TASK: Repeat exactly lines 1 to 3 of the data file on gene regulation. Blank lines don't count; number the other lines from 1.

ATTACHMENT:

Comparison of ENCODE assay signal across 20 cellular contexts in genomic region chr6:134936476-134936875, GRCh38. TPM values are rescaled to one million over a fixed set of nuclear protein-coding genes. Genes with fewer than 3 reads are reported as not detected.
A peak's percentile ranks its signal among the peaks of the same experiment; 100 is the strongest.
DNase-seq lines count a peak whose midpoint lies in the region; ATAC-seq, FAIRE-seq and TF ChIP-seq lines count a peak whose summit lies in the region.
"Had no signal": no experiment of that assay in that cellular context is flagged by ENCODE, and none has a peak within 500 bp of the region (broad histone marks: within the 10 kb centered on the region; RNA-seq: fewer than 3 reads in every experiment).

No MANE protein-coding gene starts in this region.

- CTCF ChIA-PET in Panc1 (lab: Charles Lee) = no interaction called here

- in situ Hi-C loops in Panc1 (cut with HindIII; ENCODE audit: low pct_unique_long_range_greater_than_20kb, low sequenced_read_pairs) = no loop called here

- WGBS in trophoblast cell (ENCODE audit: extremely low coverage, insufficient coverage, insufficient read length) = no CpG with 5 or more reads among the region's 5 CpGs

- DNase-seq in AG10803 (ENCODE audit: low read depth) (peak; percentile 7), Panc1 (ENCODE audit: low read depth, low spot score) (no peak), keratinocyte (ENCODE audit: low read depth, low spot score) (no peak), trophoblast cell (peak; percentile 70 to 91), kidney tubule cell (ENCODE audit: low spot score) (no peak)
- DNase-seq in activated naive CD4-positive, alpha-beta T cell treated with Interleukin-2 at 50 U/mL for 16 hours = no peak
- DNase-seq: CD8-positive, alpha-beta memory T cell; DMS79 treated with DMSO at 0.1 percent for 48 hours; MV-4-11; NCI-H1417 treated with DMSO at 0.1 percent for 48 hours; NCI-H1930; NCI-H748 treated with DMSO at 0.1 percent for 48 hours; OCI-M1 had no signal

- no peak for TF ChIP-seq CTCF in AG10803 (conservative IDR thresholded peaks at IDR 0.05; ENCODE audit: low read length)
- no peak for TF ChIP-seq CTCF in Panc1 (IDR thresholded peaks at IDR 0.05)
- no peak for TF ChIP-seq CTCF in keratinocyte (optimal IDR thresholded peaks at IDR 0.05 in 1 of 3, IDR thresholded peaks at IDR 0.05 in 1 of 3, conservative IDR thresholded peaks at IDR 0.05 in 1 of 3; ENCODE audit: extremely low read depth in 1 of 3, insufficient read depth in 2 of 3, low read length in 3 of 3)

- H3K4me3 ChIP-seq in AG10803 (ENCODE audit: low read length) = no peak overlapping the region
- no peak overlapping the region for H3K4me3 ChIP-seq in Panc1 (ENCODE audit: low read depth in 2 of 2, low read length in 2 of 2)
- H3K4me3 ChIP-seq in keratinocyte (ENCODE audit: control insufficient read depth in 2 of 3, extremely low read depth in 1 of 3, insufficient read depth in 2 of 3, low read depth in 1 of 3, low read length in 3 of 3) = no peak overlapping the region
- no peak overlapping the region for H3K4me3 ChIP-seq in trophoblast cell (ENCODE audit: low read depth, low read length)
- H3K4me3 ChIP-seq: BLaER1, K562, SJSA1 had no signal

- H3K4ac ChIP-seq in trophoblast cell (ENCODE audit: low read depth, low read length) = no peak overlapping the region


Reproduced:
Comparison of ENCODE assay signal across 20 cellular contexts in genomic region chr6:134936476-134936875, GRCh38. TPM values are rescaled to one million over a fixed set of nuclear protein-coding genes. Genes with fewer than 3 reads are reported as not detected.
A peak's percentile ranks its signal among the peaks of the same experiment; 100 is the strongest.
DNase-seq lines count a peak whose midpoint lies in the region; ATAC-seq, FAIRE-seq and TF ChIP-seq lines count a peak whose summit lies in the region.